Please note that we moved last year from our previous facility in Fremont, CA to a newer facility.  Our new address is shown below.  Telephone and e-mails have stayed the same.


Dr. Ron Wilensky
Vice President, Business Development
TCI International, Inc.
3541 Gateway Blvd.
Fremont, CA 94538
TEL     +1 510-687-6267
MOB   +1 510-427-4561
FAX    +1 510-687-6101


Celebrating 50 Years with TWR

When God calls, be sure a thrilling venture of faith lies ahead. While Dick and Jeanne Olson were still in college, God called them to missionary radio. After completing a bachelor’s degree at Bethel College in St. Paul, Minn., the Lord allowed Dick to attend a technical institute for additional training in radio communication. Jeanne continued her studies at Moody Bible Institute during this time after completing nursing training. They were appointed for missionary service with TWR in June 1960.

After raising support, their first term of service began in May 1961, and they spent two years in France. During this period, Dick handled program production in several languages, and Jeanne answered English mail.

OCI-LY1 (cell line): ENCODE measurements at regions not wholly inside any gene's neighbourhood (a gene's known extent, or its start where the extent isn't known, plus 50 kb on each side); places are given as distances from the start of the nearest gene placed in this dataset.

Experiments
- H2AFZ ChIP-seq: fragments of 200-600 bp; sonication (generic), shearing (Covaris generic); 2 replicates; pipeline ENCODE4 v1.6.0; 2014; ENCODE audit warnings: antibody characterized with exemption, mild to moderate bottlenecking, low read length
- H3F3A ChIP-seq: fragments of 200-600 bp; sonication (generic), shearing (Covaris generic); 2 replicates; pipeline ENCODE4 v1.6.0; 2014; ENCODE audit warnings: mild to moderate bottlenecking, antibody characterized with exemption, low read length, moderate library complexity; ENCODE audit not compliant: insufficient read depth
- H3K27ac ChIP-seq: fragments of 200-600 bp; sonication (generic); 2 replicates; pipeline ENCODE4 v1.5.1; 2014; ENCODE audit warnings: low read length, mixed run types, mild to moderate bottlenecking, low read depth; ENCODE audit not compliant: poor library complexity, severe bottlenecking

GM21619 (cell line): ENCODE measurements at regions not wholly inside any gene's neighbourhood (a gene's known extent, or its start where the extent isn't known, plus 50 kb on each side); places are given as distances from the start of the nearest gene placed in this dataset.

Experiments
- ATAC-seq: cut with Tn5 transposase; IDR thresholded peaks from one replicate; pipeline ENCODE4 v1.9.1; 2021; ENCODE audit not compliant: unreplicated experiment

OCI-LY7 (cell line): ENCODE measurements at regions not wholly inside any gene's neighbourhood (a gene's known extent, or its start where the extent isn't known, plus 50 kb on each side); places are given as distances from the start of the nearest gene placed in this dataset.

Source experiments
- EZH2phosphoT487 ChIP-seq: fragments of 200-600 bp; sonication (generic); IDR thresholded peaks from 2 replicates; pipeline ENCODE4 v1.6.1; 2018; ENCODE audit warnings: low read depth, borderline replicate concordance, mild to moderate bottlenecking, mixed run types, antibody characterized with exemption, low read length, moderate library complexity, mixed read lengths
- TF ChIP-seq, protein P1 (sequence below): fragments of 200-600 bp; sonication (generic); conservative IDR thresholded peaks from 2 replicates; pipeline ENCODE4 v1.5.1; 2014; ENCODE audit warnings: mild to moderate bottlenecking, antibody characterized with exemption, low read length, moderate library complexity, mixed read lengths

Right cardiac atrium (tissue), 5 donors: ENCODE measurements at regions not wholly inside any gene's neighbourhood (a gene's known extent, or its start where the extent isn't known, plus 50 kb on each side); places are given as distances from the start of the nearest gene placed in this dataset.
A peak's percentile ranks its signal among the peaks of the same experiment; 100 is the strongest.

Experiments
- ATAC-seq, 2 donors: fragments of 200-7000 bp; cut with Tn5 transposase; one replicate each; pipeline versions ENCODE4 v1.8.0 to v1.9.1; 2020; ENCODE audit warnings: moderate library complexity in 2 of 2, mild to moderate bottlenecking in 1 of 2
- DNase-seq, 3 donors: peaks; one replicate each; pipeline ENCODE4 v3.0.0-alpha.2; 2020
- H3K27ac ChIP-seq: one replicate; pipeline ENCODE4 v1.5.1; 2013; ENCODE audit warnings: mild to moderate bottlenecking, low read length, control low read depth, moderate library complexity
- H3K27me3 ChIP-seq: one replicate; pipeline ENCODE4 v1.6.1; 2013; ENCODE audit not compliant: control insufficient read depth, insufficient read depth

In 1963, the Olsons transferred to the Caribbean island of Bonaire. The next three years involved establishing the new facility, constructing the transmitter and power buildings and installing the transmitters.

When they left Bonaire for their first furlough, the Olsons were reassigned to Beirut, Lebanon, in 1966. While there, Dick helped construct a new studio and office facility. Program production increased in Arabic and Armenian, and the first gospel programs were recorded in the Turkish language.  

After four years in Lebanon and a brief furlough, they were assigned to Monte Carlo for 10 months in preparation for their move to Africa. Arriving in South Africa in July 1971, Dick became the field director and was involved in intense negotiations with the Swaziland government to obtain broadcasting rights.